But not in the way that you probably think.

So this week is World Breastfeeding Week. I didn’t even know there was a breastfeeding week. In fact, August is also breastfeeding MONTH. Who knew an entire month was dedicated to boobs? And that my birthday shares the month dedicated to boobs?

My husband would be so excited.

So lets talk about boobs- doctors, the internet, TV ads – they all tell how breastfeeding is beneficial to both mom and baby. How it saves you money, reduces the risk of SIDS, decreases risks of cancer, and apparently makes babies smarter. Its natural, they say, to use mothers milk. It’s always available. It’s great bonding time. It’s healthier than formula. Some people go as far as to say that formula is bad. (On the other hand, I’ve also heard that breastfeeding is for poor people who can’t afford formula)

Here is what they don’t tell you:

Breastfeeding IS great bonding time. It’s rewarding. But it’s also complicated. It doesn’t always feel natural.

Breastfeeding is HARD.

I breastfeed the twins and other than a little bit of formula during the early days have for the entire 12 weeks they have been alive. I am proud of this and hope to continue until they are at least 6 months (maybe even a year). My experience hasn’t been nearly as difficult as some but I’m going to be honest when I say: I have a love/hate relationship with my boobs, and breastfeeding.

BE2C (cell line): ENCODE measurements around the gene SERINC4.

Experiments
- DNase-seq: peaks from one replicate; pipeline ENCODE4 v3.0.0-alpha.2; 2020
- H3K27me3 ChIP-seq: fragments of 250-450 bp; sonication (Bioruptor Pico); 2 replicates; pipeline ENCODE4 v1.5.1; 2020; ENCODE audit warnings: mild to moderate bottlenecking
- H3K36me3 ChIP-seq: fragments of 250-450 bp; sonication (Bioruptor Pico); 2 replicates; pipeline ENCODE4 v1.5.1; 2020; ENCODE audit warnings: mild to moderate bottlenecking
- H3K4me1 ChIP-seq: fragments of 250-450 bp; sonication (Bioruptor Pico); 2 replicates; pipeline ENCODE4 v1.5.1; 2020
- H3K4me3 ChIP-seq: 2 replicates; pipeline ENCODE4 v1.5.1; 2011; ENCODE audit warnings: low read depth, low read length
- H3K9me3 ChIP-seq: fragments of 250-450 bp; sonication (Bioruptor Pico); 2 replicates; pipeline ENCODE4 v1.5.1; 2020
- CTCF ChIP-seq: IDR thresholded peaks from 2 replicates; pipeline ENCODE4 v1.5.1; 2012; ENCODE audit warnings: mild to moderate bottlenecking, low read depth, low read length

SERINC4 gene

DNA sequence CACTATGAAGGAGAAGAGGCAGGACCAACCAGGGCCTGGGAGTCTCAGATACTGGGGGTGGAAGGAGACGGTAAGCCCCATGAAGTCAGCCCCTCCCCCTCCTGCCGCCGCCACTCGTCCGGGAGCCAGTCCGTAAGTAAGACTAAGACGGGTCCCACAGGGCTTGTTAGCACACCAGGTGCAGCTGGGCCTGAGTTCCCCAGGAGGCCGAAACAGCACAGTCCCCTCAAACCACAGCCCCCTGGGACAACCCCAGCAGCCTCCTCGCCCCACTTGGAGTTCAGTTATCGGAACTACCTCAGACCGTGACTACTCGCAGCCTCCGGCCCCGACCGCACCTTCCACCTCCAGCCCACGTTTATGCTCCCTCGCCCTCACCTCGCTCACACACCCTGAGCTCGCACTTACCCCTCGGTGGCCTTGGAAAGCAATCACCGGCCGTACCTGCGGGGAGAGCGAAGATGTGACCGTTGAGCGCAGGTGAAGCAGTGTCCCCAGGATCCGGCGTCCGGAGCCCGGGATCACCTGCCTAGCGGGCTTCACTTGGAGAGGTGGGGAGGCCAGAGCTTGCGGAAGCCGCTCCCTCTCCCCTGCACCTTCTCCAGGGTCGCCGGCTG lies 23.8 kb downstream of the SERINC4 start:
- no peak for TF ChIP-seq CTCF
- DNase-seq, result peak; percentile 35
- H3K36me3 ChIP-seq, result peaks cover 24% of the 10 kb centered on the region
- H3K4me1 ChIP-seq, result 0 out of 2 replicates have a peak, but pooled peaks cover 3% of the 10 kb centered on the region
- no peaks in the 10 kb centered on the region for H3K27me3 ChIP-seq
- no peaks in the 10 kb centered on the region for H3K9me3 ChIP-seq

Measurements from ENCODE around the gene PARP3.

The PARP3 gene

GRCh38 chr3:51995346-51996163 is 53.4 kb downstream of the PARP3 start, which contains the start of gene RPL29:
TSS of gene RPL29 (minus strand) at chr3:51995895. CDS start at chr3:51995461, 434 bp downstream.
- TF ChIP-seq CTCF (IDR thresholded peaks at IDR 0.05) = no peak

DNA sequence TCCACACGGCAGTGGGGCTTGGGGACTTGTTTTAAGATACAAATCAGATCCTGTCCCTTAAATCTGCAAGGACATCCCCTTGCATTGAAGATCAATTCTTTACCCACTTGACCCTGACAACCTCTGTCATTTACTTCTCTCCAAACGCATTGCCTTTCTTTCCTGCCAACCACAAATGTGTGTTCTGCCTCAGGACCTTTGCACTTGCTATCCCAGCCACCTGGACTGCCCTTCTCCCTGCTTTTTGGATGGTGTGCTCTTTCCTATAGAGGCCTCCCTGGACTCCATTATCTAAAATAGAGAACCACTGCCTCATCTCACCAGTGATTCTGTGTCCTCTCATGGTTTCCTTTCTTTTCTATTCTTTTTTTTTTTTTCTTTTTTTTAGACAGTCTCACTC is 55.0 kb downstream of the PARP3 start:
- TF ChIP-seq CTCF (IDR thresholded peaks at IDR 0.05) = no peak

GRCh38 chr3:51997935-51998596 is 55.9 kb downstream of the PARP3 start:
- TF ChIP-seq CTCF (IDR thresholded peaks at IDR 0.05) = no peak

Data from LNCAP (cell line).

Once I figured out the crazy mechanics needed for a woman to get pregnant, sometimes I wondered how anyone gets pregnant at all (despite the fact that its so easy for some). The same goes for breastfeeding. Many things have to work correctly – at the same time  – for it to be successful. You need an adequate supply. Baby needs to be able to latch. Baby needs a strong enough suck. Baby needs an adequate suck-swallow-breathe sequence. Baby’s oral anatomy needs to be adequate  in order to be able to extract the milk.(i.e. no tongue/lip ties) The list goes on and on. The problem many moms face is a need to start with a bottle for one reason or another that results in a baby who then isn’t interested in the breast.

In the hospital the babies were brought to me about an hour after delivery to attempt breastfeeding. The latched, together, like champs. I thought to myself “dang,this breastfeeding thing is easy”. A couple days in, though, things started to go a little awry. Despite latching well, they were still crying after a feeding. And I’m not talking “hey, I think I’d like a little more milk, mom”.  I’m saying “OH.MY.GOD.I.IHAVEN’T.EATEN.IN.YEARS!!!!” (years I tell you, years). It was heartbreaking – and the nurse suggested, only 2 days in, that we supplement with formula until my milk officially came in. I told myself AND others before they were born that I had no qualms about using or supplementing with formula if that what was needed – that I wasn’t going to allow myself to be upset if I needed to use it. But suddenly, sitting in the hospital listening to Abby scream, I felt like a failure because I wasn’t able to supply what she needed.

And so the emotional roller coaster began.

We did end up using a little formula for a few feedings. Then one morning I woke up and suddenly I had transformed from B for Barely There to D for Hello Dolly Parton. As a runner, I was not a fan of the drastic size increase (seriously, you should see how ridiculous my sports  bras are). I was, however, excited that things were rolling the way they should be – and then my nipples started blistering and I couldn’t figure out why. I winced through a few tandem feedings before I realized that Miles’ latch sucked (this is no longer a problem – if you’ve seen a pic of him lately,  you know he gets plenty). I fed separately and worked on this and after a few days and some nipple cream they were back to normal.